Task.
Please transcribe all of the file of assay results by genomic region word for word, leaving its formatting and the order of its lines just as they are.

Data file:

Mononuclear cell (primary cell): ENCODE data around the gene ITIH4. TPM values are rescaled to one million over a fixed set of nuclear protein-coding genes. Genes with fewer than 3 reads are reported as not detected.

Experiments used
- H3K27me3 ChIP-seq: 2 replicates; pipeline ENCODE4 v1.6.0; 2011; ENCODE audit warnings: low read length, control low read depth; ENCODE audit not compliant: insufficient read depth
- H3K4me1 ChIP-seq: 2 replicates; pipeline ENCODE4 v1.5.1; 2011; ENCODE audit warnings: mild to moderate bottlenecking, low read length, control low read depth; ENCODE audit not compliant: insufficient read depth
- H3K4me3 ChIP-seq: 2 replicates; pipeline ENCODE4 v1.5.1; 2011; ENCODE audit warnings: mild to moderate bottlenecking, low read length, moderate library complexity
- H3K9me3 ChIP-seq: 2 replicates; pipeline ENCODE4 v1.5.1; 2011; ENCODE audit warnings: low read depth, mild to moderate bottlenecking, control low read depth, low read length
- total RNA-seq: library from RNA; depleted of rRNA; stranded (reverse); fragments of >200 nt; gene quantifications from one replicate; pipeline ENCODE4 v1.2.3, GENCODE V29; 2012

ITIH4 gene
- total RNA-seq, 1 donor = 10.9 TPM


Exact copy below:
Mononuclear cell (primary cell): ENCODE data around the gene ITIH4. TPM values are rescaled to one million over a fixed set of nuclear protein-coding genes. Genes with fewer than 3 reads are reported as not detected.

Experiments used
- H3K27me3 ChIP-seq: 2 replicates; pipeline ENCODE4 v1.6.0; 2011; ENCODE audit warnings: low read length, control low read depth; ENCODE audit not compliant: insufficient read depth
- H3K4me1 ChIP-seq: 2 replicates; pipeline ENCODE4 v1.5.1; 2011; ENCODE audit warnings: mild to moderate bottlenecking, low read length, control low read depth; ENCODE audit not compliant: insufficient read depth
- H3K4me3 ChIP-seq: 2 replicates; pipeline ENCODE4 v1.5.1; 2011; ENCODE audit warnings: mild to moderate bottlenecking, low read length, moderate library complexity
- H3K9me3 ChIP-seq: 2 replicates; pipeline ENCODE4 v1.5.1; 2011; ENCODE audit warnings: low read depth, mild to moderate bottlenecking, control low read depth, low read length
- total RNA-seq: library from RNA; depleted of rRNA; stranded (reverse); fragments of >200 nt; gene quantifications from one replicate; pipeline ENCODE4 v1.2.3, GENCODE V29; 2012

ITIH4 gene
- total RNA-seq, 1 donor = 10.9 TPM